What we’re aiming for is a multi-layered film/opera performance project. It will combine many elements. Live operatic performance. Live video projections. Pre-recorded audio and video footage. Audience interaction. Meanwhile, the whole event will be filmed. This footage will be edited into a movie. The movie can stand alone. But it can also form the basis for future interactive performances with live performers. Does that sound complicated? Well, maybe it is, a bit. But we are exploring new territory!
NOTE FROM DIRECTOR DOUG FITCH
The Dwarf is a delightfully subversive, surrealist opera and it is a treat to be creating this new production with VPR, an ambitiously forward-looking ensemble of extremely enterprising multi-talents. But in these economically stressed times, it seems important to address the inevitable problem that all small companies have: you only get to do a few performances for a few people, then throw away your production - forever. My hope is that our approach will use this challenge as an opportunity to create a new kind of operatic experience.
We have decided to merge the making of a production of The Dwarf with the making of a film. The two will eventually come together in a way I believe will be very appropriate for this story and how it unfolds. The Dwarf is about keeping and revealing personal secrets. It's about the complicated mixture of titillation and shame that accompanies defending one's own secrets and guessing about others'. These two worlds - one imagined (and projected), the other lived with actual consequences (and played live) - are to be presented simultaneously, rendering an atmosphere of suspicion and voyeurism.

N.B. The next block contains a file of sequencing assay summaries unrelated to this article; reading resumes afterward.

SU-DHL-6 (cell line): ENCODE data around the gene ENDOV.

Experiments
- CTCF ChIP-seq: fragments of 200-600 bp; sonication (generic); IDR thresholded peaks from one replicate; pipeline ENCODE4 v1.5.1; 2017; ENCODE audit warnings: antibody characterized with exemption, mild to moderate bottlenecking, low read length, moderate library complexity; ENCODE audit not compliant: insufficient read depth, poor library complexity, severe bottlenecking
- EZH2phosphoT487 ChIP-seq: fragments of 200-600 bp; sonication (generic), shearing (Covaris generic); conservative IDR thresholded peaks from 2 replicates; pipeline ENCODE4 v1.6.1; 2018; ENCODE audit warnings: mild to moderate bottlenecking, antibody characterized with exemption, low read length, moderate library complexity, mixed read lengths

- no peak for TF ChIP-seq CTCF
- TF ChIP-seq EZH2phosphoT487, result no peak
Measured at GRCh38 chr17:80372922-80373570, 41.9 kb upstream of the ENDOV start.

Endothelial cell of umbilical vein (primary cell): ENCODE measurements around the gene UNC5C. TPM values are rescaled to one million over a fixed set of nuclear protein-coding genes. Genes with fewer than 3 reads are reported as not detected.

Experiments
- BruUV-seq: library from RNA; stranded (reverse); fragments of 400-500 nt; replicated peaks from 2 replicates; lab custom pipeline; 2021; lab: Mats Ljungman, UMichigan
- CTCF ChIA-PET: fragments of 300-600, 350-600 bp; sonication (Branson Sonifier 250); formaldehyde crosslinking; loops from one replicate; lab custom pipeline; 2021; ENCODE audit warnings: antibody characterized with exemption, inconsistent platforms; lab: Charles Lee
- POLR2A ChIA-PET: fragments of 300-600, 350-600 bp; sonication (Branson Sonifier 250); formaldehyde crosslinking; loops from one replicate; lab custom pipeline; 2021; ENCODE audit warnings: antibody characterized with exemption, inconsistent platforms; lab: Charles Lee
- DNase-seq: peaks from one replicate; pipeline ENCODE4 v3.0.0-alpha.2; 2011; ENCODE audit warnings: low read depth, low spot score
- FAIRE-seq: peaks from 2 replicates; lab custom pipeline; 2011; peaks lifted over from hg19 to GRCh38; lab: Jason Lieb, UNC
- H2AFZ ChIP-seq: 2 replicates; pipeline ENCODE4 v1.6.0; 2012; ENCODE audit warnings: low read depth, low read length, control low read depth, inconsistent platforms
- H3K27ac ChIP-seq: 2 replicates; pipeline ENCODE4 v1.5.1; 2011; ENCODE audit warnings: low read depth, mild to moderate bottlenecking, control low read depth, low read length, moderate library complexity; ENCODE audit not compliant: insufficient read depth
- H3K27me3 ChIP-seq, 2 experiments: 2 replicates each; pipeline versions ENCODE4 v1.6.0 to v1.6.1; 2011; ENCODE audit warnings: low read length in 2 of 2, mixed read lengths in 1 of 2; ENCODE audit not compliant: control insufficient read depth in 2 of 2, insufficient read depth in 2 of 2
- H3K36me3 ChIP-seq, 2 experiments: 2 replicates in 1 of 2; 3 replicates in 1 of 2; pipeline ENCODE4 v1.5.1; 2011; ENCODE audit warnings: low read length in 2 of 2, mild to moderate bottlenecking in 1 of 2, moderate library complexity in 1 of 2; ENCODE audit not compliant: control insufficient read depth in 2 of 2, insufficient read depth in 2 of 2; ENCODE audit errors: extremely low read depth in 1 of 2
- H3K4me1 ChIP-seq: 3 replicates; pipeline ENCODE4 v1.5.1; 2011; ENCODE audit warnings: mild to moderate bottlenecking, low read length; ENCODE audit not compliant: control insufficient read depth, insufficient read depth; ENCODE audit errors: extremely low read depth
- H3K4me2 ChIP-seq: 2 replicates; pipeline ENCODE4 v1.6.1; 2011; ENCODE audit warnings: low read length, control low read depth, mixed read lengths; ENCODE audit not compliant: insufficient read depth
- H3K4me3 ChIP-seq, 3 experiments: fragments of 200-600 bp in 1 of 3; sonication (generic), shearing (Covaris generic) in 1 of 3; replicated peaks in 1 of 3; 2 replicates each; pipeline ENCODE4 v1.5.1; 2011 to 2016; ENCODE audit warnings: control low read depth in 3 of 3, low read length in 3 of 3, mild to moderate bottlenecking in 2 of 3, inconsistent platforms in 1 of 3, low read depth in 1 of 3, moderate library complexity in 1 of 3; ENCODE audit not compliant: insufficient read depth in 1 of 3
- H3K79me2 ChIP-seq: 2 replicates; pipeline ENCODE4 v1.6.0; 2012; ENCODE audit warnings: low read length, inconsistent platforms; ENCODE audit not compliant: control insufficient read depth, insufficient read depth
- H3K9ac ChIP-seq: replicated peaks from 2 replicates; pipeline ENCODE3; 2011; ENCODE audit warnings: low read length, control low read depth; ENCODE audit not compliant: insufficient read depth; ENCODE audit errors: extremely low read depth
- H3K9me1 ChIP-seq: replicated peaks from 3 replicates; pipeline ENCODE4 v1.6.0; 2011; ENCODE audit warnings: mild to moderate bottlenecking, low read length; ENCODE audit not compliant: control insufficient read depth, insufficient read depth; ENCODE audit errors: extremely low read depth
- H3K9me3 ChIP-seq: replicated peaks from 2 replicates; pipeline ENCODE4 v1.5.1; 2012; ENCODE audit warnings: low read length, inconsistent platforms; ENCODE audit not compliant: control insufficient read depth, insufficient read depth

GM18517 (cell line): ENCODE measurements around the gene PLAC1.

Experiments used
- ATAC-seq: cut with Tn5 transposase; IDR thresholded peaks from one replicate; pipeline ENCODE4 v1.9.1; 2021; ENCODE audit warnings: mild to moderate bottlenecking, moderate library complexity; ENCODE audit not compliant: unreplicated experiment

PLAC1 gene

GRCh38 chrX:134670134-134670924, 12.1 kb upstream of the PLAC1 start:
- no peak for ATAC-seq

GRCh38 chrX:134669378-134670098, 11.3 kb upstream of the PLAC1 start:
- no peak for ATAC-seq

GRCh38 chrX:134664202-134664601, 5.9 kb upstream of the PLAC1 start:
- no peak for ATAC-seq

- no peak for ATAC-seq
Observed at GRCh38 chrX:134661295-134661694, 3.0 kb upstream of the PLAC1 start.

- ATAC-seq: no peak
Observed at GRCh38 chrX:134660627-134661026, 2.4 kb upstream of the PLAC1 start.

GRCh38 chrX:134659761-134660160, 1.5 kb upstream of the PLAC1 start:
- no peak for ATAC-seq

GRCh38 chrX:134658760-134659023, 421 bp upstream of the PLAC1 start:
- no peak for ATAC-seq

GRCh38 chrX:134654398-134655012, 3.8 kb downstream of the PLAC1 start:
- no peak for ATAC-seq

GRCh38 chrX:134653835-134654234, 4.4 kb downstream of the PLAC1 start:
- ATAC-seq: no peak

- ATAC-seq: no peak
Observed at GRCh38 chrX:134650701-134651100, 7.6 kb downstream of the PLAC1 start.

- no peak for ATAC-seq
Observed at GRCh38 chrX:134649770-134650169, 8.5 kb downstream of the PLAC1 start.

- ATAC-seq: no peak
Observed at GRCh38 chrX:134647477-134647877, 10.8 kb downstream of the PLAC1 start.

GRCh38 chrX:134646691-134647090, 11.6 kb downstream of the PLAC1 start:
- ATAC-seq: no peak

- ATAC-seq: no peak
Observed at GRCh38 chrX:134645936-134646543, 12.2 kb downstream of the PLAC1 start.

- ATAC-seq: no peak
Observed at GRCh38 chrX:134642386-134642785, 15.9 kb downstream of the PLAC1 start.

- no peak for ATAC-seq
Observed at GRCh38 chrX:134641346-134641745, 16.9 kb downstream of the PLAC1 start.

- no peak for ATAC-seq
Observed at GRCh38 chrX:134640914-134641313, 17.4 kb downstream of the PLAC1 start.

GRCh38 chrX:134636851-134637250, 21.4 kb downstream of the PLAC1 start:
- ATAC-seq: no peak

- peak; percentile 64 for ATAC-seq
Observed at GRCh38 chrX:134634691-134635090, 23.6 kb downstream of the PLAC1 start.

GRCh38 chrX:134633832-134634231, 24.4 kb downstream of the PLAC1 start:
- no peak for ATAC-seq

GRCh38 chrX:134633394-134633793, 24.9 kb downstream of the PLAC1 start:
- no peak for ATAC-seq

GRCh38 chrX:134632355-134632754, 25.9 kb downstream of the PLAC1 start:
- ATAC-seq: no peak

Our goal is to make a film of The Dwarf: a Performable FilmOpera, a new genre blending film with live singers and musicians. It can be viewed as a traditional opera movie, but it has another purpose as well. The silent version of the film can be performed by singers and musicians anywhere. It is a film to be "performed", as it were, live, by other companies, who will be able to present the production we are making, only with their own voices and their own players.
Please come help us! Be an important part of how new opera productions can be created, remounted and reinterpreted, without the waste of throwing away enormous sets and accoutrements. We believe our approach can encourage others to give voice to a new kind of cinematic staging, encapsulated forever on one small hard drive.
NOTE FROM COMPOSER YOAV GAL
During the final decades of the nineteenth century, the compulsive tendency to fetishize the female body reached new heights, exemplified by a curious development in female fashion. Skirts, once full and voluminous all the way around, became narrow in front, extending backwards in an exaggerated curved line. They altered the body in a particularly suggestive way, creating the impression of a very large and protruding ass, which to the unfamiliar eye might look utterly obscene. Yet, at the same time, no skin at all was shown and an air-tight Victorian decorum was maintained. This style signified a moment of severe puritan impulse combined with an extreme sexualization of the female form.